Housing Associations and local authorities are seeking out tenants for their opinions on how they work. Scrutiny panels are groups led by tenants that point out areas to investigate that matter to them, such as repairs, anti-social behaviour or debt advice. The outcomes from the findings are reported to the leadership and board members of your landlord and could make a difference to their decision-making.
What is a tenant scrutiny panel?
The role of a tenant scrutiny panel is for residents to hold their housing provider to account and work with them to improve their services. As the residents of an area or block, you are the most able to understand what is working and what isn’t. Joining a scrutiny panel is a way for tenants who want to improve their housing environment, or work on behalf of their community.
What would it mean for you?
Becoming part of a scrutiny panel is a long-term commitment. These are voluntary roles and you will not be paid – but many housing associations offer expenses if you decide to get involved, like travel and childcare. In return for your time you will be able to learn more about the functions of your landlord, gain skills and training and offer suggestions on how things can improve.
What do tenant scrutiny panels do?
Scrutiny panels are independent and tenant-led; they choose the subjects to investigate. However, housing associations will work closely with the panels and may ask for your help in specific areas, such as customer experience.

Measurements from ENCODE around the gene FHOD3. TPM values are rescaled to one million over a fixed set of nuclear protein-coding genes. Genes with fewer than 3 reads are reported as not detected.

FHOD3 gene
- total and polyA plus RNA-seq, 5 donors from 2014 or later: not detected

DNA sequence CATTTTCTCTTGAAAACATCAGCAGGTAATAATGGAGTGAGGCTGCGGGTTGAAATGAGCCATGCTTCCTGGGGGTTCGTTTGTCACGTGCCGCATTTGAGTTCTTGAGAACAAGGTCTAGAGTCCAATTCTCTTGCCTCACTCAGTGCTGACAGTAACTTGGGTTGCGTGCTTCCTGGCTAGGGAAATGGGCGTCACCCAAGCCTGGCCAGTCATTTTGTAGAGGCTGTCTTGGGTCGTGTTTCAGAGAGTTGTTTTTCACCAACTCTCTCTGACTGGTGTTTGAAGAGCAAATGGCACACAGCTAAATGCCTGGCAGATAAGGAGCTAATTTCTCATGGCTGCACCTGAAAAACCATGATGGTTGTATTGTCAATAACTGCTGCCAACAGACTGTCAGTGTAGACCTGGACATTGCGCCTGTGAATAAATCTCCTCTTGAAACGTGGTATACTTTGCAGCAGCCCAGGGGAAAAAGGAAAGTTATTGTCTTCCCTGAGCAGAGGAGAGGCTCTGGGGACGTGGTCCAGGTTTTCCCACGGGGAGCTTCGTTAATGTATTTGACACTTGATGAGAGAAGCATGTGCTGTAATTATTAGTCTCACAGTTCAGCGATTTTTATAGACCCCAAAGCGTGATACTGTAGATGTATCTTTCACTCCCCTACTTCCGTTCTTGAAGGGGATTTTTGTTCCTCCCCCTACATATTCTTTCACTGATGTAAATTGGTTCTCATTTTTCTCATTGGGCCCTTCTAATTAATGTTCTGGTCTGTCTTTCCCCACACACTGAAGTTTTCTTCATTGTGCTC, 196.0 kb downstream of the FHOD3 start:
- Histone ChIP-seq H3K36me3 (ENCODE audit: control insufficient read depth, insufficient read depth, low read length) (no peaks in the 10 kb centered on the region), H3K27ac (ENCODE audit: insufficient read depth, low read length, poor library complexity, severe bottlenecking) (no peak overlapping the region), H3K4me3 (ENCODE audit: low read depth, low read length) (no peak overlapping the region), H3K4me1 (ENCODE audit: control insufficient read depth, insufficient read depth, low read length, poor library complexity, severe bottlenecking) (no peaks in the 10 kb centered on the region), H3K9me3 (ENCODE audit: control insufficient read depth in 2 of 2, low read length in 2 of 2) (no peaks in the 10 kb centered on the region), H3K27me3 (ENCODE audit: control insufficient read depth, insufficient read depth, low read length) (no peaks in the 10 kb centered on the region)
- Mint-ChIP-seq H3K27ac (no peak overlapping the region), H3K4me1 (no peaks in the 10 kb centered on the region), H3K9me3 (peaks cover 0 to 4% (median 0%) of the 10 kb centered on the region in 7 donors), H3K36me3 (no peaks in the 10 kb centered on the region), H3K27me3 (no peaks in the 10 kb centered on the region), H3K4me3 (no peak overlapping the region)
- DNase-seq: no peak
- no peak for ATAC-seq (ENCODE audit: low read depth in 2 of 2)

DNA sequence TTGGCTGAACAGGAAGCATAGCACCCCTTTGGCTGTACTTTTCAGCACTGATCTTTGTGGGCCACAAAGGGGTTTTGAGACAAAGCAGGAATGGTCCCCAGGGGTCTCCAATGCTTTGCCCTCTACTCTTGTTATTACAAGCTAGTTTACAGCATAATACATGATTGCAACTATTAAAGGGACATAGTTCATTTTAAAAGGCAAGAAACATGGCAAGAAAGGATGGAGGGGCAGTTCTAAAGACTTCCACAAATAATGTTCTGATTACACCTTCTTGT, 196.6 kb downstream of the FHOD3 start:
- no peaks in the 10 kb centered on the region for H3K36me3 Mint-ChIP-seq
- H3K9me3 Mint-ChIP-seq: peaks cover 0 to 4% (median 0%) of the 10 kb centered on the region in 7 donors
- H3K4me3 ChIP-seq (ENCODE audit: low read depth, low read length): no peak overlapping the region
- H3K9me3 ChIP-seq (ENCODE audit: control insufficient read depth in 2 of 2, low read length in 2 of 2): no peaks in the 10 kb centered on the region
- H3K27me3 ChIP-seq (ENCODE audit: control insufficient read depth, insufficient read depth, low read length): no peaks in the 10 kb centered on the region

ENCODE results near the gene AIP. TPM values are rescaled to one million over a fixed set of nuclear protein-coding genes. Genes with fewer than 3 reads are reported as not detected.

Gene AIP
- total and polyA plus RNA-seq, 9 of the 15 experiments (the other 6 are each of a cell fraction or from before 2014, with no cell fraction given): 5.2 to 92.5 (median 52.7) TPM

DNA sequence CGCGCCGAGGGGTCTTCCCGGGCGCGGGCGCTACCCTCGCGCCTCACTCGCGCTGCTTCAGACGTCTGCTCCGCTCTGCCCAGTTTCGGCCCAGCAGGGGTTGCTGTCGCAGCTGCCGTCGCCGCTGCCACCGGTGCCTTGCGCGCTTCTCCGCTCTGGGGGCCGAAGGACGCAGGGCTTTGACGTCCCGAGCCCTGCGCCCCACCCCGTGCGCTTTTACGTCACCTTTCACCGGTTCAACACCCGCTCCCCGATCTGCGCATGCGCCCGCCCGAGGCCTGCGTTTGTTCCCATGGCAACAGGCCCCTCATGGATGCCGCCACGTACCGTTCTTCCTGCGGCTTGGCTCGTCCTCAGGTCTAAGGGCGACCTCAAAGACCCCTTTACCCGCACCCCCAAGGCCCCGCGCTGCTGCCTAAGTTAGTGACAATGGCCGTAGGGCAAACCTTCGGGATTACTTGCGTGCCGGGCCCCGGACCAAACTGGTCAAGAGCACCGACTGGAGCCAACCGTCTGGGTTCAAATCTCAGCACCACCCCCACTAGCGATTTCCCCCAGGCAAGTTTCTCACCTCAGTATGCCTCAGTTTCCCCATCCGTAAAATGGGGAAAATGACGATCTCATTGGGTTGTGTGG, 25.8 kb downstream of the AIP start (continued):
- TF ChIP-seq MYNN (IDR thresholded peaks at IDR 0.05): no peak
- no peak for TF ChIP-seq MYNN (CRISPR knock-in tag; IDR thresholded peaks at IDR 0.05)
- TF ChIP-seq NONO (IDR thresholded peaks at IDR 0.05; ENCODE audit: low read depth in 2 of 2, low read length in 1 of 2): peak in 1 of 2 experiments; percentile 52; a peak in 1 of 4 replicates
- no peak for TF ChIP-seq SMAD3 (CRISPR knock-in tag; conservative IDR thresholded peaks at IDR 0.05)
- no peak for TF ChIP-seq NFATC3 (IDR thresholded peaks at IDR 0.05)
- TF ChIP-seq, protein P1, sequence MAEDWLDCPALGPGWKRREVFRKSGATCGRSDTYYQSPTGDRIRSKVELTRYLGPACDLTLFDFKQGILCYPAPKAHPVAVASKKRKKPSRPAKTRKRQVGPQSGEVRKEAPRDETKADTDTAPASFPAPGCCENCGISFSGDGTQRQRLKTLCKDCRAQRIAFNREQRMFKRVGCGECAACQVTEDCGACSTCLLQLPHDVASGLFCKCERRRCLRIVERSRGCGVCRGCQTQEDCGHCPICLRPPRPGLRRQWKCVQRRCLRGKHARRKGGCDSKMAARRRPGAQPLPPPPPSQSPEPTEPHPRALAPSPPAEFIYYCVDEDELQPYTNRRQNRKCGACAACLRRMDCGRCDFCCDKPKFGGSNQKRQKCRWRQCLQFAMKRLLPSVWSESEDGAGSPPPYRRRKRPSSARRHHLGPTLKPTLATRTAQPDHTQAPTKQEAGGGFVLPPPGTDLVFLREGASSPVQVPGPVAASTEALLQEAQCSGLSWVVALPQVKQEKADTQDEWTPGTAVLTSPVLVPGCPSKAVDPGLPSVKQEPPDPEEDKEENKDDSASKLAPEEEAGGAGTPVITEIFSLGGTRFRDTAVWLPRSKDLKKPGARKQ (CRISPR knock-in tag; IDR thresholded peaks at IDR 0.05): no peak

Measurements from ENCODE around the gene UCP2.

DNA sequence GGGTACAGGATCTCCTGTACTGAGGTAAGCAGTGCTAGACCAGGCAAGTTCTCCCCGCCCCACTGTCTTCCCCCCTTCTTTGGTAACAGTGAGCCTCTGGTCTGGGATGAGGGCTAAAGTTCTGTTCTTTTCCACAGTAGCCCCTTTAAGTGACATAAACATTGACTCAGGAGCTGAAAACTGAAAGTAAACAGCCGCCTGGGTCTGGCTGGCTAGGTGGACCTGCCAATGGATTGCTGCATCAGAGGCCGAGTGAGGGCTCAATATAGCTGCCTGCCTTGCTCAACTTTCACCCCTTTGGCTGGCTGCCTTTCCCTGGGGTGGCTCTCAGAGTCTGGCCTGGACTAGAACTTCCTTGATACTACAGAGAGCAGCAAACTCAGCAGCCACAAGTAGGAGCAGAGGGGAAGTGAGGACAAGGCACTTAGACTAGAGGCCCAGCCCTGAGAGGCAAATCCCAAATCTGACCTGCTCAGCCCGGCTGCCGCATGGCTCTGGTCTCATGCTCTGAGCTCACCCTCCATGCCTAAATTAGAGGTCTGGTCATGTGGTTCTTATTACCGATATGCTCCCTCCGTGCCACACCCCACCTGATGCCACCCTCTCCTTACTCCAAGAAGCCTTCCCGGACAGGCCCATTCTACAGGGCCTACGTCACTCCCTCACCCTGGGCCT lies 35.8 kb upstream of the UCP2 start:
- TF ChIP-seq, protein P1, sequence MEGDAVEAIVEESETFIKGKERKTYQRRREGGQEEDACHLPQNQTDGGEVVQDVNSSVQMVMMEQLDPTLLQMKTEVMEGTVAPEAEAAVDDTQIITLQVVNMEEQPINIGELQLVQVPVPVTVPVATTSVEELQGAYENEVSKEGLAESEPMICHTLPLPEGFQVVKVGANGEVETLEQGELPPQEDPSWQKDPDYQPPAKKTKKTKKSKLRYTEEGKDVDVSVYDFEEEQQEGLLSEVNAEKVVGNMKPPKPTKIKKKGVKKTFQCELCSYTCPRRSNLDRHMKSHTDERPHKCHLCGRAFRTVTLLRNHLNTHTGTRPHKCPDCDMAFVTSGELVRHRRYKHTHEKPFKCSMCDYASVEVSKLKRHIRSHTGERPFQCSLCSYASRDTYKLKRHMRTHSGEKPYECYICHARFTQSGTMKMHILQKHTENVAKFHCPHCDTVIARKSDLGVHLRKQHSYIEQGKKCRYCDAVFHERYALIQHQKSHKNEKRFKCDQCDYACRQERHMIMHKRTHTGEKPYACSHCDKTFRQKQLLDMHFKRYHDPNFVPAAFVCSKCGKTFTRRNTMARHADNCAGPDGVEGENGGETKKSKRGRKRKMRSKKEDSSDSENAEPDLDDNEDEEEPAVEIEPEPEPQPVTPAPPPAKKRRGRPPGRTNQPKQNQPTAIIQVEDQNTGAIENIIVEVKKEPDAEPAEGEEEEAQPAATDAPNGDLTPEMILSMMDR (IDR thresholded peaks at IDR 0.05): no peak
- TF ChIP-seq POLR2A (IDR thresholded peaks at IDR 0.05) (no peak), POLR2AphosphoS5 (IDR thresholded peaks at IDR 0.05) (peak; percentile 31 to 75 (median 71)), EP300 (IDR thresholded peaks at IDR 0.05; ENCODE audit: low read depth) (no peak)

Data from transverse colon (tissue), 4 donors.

When the subjects to be looked at – such as repair timetables – have been chosen, a detailed and thorough inquiry is made into them. The results are then reported back to the housing provider and the residents. Once they have sent back their findings, a tenant scrutiny panel will then watch closely how their landlord has tried to improve their services in response. Scrutiny panels act as a constant way to improve by checking and challenging how the housing provider works at all levels.
The work of a tenant scrutiny panel is varied; they undertake reviews of a housing provider, gather the opinions of other residents by carrying out surveys, interviews and focus groups and make sure that their landlords are doing the best they can by shadowing housing officers and maintenance teams, comparing them to other organisations and mystery shopping.
What tenants say
“I found the management side really interesting, [Running a housing association] is not just about collecting the rent – it’s about repairing the homes and supporting people if they are out of work and so on. There is so much going on that we, as tenants, aren’t aware of, such as tackling anti-social behaviour or helping people who are being housed here who are refugees. It’s not just a home, it’s a 360° thing. It’s nice to feel that as a resident we can look at some of the decisions that have been made at quite a senior level and how they impact on the frontline.”
The input of residents can really improve the services of a housing provider and as a tenant, you can better understand what is going on in your neighbourhood. What’s more, in urban areas the population is often changing – social housing tenants are the most secure and stable of communities and help maintain a neighbourhood’s identity. Making a commitment to a tenant scrutiny panel could positively impact the lives of those around you and empower other residents to get involved.
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